of near constant repair. Temperatures in the winter regularly get down to -50C which is low enough to crack the bitumen, so many parts are in really bad condition and in many places there are long stretches of rough gravel where it's being reconstructed, so in this section it was pretty slow going. “Nothing that the Porsche couldn't handle, though. The drunk truck drivers were more of a concern and needed close attention while overtaking.
And finally they made it to Vladivostok where they were shown around by a friendly local and had the car thoroughly disinfected for its trip over to Japan. A couple of days relaxing in the cabin out at sea with the coast of North Korea on the horizon was a nice change of scenery and, once through customs in Sakaiminato, where a frighteningly meticulous customs officer took seven hours to check every letter on dozens of previously translated documents, they drove straight on to Hiroshima. Here they were greeted as celebrities by the amazed staff in the Porsche dealership. “They asked us if there was anything they could do for us and probably would have done absolutely anything, but all we asked was for them to put the car on the lift for us so we could change the oil. That day was also Thibault's 30th birthday, which was a nice experience.”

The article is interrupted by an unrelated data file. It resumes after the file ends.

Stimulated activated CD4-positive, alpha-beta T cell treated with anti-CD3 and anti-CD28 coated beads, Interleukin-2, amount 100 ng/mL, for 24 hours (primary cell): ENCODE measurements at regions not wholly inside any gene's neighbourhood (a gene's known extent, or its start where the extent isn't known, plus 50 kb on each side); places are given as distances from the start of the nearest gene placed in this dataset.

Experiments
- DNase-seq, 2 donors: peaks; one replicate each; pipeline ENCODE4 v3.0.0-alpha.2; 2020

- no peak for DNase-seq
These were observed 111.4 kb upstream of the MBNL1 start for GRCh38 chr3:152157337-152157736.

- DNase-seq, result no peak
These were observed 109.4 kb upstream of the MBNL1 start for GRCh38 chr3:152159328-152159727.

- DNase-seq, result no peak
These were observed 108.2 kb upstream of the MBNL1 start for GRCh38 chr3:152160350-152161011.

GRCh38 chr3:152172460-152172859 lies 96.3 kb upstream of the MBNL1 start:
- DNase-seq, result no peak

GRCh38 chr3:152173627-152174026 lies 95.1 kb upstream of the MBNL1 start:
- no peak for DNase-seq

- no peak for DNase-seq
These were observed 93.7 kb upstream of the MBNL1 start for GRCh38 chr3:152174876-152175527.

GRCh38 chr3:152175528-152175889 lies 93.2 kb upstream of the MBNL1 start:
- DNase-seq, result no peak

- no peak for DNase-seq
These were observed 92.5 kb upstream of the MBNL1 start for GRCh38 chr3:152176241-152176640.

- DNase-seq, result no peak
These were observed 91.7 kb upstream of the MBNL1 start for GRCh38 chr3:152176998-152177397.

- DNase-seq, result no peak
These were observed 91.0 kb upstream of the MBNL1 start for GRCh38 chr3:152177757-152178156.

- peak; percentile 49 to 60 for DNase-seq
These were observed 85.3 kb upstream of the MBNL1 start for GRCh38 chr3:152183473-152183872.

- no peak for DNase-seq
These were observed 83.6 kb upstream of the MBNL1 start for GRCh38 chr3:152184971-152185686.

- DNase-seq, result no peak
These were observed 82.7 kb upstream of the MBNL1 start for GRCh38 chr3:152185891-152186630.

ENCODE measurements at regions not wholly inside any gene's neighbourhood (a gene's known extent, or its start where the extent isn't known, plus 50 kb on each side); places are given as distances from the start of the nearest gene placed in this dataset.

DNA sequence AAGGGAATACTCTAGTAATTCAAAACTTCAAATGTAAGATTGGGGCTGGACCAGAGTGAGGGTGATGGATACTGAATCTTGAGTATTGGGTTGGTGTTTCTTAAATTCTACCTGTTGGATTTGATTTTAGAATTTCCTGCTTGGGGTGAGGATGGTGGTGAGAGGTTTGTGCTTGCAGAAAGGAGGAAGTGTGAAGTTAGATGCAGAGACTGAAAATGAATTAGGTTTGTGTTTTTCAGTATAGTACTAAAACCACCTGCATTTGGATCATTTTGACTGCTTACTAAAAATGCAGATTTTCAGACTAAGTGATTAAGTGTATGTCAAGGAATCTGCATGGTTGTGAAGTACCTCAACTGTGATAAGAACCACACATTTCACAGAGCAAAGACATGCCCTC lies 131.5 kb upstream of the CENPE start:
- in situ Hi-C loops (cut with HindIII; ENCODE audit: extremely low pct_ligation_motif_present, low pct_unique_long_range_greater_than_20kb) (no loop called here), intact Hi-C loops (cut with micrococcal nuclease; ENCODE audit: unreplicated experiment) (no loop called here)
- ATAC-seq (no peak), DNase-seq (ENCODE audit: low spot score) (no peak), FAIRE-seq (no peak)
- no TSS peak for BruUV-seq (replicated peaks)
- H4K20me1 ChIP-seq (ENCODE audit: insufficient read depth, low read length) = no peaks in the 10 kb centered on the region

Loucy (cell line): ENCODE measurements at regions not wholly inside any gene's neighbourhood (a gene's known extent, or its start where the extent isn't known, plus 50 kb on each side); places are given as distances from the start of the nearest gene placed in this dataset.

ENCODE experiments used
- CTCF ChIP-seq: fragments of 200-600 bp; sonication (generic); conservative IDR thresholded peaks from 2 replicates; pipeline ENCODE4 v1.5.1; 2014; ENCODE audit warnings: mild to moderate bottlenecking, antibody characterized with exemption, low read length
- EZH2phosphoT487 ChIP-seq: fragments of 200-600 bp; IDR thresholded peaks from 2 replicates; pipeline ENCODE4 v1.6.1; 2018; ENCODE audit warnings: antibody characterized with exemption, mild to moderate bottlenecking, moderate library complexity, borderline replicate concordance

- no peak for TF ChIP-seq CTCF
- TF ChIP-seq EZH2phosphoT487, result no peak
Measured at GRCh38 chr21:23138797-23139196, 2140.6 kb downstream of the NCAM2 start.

A few days exploring the foothills of Mount Fuji, a visit to the neon lit metropolis of Tokyo, which was a stark and striking contrast to the wilderness of Russia, and back to the port in Nagoya. After 50 days, 16,350km and 2125-litres of fuel it was the end of the first part of the trip. “It was amazing to drive the car in Japan. We knew it was the end of the first part of the trip so we could completely relax and reflect on just what we've seen and how much the view through the windscreen had changed while we were sitting in the same seats. And what an incredible father-son experience it was!”
After weeks of driving unaided through Russia the trip through America should have been the easy part, but it turned out to be far from it. And they were almost about to lose the Porsche. You can read all about that next month... PW
They were greeted as celebs by the amazed staff in the dealership